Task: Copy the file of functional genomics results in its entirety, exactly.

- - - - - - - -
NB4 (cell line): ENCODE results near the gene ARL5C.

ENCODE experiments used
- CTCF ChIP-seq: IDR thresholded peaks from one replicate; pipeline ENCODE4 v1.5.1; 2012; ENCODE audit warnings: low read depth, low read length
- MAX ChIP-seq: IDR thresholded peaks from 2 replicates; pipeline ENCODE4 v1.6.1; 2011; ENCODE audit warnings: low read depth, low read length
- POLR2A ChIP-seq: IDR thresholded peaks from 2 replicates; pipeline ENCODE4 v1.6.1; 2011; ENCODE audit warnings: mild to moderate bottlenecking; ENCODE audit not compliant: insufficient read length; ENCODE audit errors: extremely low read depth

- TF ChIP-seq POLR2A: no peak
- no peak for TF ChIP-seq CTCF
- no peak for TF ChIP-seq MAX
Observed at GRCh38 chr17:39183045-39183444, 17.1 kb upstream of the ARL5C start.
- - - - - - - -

NB4 (cell line): ENCODE results near the gene ARL5C.

ENCODE experiments used
- CTCF ChIP-seq: IDR thresholded peaks from one replicate; pipeline ENCODE4 v1.5.1; 2012; ENCODE audit warnings: low read depth, low read length
- MAX ChIP-seq: IDR thresholded peaks from 2 replicates; pipeline ENCODE4 v1.6.1; 2011; ENCODE audit warnings: low read depth, low read length
- POLR2A ChIP-seq: IDR thresholded peaks from 2 replicates; pipeline ENCODE4 v1.6.1; 2011; ENCODE audit warnings: mild to moderate bottlenecking; ENCODE audit not compliant: insufficient read length; ENCODE audit errors: extremely low read depth

- TF ChIP-seq POLR2A: no peak
- no peak for TF ChIP-seq CTCF
- no peak for TF ChIP-seq MAX
Observed at GRCh38 chr17:39183045-39183444, 17.1 kb upstream of the ARL5C start.